Types of Mortgages in US 2024

There are six common types of mortgages used to purchase a home: conventional, jumbo, Federal Housing Administration (FHA), Department of Veterans Affairs (VA), United States Department of Agriculture (USDA) and 203(k).

1. Conventional Mortgage

Conventional mortgages are the most common type of home loan. They aren’t insured by any government agency; instead, they’re funded by traditional banks, mortgage finance companies and credit unions.

Conventional mortgages are often more difficult to qualify for than government home loans, like an FHA loan, but they typically cost less.

2. Jumbo Mortgage

A jumbo mortgage is a loan that exceeds the lending limits set by the Federal Housing Finance Agency (FHFA). They’re used to buy expensive properties and are often reserved for borrowers with strong finances and high credit scores. You’ll typically need to put down a larger down payment with a jumbo loan as well.

The FHFA limit for 2023 is $726,200, meaning you can use a jumbo loan to purchase a home worth more than that in many parts of the country. In high-cost areas, the FHFA limit rises to $1,089,300.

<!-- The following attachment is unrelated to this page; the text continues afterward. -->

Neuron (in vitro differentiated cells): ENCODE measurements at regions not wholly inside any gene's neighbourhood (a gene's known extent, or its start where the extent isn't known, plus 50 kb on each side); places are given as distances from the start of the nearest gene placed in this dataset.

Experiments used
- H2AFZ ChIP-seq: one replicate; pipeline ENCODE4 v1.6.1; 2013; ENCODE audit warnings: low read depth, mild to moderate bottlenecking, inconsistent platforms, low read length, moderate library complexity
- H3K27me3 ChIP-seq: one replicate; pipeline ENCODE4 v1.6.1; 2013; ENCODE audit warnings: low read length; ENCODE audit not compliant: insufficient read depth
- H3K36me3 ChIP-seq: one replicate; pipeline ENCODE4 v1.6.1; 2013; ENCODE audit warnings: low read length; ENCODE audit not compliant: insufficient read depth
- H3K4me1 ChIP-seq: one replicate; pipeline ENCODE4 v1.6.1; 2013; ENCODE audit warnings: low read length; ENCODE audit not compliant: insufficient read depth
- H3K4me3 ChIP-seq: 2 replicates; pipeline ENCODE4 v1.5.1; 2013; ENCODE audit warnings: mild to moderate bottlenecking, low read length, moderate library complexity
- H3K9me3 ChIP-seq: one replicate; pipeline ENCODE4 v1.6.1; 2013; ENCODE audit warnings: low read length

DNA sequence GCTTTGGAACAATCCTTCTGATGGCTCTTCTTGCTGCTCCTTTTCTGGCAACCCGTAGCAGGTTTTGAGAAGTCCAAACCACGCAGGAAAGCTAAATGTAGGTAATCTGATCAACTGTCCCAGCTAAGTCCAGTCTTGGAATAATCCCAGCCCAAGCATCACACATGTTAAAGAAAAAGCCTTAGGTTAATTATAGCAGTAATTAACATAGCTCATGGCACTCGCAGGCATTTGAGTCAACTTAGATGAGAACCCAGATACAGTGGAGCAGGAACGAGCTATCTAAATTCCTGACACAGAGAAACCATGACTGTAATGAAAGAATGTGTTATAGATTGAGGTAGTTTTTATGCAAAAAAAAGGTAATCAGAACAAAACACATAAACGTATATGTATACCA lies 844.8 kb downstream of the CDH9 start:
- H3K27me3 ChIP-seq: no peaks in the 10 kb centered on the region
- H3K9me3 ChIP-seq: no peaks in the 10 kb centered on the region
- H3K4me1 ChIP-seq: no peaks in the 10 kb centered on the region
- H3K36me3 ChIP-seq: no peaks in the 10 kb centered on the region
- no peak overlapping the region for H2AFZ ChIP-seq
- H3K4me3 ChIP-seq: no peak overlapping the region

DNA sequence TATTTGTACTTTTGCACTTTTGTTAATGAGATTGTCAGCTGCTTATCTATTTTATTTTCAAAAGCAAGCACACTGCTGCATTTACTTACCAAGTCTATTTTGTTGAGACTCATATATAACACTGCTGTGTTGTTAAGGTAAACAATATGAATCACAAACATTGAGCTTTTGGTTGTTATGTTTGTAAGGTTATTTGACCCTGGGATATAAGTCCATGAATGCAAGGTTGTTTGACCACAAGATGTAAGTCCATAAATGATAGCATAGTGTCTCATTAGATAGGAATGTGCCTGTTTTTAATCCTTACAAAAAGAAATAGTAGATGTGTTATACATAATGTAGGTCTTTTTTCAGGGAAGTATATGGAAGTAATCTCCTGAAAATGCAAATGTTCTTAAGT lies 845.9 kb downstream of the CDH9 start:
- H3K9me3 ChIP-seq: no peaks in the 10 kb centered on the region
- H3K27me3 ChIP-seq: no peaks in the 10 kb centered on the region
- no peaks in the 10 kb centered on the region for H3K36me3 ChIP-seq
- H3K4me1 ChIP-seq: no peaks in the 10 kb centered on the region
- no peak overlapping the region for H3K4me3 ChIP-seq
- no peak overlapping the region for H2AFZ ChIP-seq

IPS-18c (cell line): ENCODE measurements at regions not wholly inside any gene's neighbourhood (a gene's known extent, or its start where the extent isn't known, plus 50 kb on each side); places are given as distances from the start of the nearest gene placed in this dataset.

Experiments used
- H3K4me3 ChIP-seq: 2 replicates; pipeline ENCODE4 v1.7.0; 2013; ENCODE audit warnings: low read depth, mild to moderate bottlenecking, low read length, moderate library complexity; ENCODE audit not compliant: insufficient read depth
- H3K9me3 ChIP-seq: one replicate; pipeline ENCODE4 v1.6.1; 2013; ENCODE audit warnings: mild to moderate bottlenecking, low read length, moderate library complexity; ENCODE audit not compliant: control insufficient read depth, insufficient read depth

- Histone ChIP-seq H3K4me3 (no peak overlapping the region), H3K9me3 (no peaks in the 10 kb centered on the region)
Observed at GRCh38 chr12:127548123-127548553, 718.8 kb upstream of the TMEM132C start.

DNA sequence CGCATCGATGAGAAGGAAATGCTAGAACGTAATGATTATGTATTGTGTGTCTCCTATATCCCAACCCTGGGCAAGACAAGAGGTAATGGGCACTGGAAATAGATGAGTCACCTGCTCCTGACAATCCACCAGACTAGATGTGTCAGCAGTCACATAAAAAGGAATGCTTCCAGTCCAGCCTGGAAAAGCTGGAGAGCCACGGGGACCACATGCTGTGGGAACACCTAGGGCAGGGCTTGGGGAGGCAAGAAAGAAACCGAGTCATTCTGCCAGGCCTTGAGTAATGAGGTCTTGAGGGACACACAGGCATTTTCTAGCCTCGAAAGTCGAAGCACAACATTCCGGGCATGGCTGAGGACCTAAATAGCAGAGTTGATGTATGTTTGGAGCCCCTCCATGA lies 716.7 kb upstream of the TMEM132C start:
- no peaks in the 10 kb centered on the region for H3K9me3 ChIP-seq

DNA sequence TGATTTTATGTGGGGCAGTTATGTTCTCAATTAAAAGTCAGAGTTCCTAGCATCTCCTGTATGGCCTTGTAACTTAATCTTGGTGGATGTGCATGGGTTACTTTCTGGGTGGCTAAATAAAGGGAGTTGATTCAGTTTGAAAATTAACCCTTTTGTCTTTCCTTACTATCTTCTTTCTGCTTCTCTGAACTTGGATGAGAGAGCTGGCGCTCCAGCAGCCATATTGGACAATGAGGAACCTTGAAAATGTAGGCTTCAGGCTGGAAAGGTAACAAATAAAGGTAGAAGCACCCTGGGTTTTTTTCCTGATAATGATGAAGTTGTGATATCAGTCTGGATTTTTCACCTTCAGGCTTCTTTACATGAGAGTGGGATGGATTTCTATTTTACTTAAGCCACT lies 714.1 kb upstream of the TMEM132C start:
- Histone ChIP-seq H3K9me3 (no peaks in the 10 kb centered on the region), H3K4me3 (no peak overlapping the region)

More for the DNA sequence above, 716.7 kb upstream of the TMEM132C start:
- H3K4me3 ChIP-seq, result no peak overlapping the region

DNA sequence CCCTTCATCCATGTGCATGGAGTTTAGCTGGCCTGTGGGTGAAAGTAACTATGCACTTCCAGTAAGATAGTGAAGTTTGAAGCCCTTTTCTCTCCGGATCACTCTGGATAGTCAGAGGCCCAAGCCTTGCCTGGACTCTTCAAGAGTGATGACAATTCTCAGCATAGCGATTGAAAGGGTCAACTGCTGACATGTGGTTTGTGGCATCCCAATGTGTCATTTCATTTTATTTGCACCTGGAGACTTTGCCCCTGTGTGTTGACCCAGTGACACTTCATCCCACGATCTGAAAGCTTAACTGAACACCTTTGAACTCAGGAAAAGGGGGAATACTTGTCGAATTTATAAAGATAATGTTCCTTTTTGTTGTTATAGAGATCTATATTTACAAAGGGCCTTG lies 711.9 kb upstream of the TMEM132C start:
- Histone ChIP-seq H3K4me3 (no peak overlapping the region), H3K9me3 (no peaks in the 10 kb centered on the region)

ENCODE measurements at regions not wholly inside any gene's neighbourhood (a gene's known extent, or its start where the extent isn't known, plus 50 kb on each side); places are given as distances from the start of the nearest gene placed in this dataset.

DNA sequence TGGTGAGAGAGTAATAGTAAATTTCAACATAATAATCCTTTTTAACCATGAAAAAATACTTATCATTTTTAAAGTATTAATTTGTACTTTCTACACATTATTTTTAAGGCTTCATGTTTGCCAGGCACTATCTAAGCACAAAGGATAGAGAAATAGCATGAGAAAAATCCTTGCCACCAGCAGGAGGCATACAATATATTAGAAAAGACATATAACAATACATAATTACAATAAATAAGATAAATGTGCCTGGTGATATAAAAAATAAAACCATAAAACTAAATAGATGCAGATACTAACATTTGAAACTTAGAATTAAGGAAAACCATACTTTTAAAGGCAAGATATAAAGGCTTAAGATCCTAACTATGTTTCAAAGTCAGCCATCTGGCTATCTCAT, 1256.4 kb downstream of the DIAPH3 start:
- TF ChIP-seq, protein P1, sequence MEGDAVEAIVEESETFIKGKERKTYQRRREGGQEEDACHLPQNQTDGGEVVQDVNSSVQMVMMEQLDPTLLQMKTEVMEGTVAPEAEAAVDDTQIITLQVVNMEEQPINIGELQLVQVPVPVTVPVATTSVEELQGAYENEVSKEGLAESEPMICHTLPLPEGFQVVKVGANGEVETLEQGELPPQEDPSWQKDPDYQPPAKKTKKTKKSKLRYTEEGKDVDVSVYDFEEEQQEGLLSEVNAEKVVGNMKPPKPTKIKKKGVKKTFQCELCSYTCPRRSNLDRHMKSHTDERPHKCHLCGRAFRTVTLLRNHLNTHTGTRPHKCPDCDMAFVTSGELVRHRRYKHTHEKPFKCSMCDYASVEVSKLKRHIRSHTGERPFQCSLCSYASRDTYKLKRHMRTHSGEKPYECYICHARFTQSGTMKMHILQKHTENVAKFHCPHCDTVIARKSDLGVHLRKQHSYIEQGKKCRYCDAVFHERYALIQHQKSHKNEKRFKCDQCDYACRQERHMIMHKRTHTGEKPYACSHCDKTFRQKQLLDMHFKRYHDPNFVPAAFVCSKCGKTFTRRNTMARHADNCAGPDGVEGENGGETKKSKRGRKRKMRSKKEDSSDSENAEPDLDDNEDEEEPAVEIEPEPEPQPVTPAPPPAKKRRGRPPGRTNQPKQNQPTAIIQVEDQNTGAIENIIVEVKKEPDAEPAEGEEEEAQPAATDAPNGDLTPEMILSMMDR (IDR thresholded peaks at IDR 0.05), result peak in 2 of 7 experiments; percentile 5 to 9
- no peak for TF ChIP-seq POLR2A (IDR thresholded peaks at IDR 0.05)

3. FHA Loan

FHA loans are insured by the Federal Housing Administration and issued by approved lenders. They’re intended for homebuyers with low income or those unable to qualify for a conventional loan.

The main benefit of FHA loans is that they have less stringent qualification requirements than conventional loans. Borrowers with a credit score of at least 580 can qualify with a down payment as low as 3.5%. If you have enough to put down at least 10%, you can qualify with a credit score as low as 500. However, depending on how much you put down, you’ll be required to pay mortgage insurance premiums for 11 years or the entire life of the loan.

4. VA Loan

If you’re an active-duty service member or a veteran of the U.S. Armed Forces (or a spouse of one), you might qualify for a mortgage backed by the VA.

As long as you still have full entitlement, you won’t have to make a down payment on a VA loan. Those with remaining entitlement must abide by VA home limits.

Like FHA loans, the VA doesn’t issue these loans directly. You’ll need to go through an approved VA loan lender.

5. USDA Loan

USDA loans are intended for low- to moderate-income buyers in rural areas designated as eligible by the USDA. There are no down payment or private mortgage insurance (PMI) requirements, but you have to pay a one-time upfront guarantee fee and a recurring annual fee to cover the cost of the loan.

6. 203(k) Loan

A 203(k) loan is insured by the FHA and is intended for those buying a home in need of significant renovations and repairs. A 203(k) loan covers the purchase of the home and the improvements needed. You can’t buy a vacation home or investment property with this type of loan.

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By Aban

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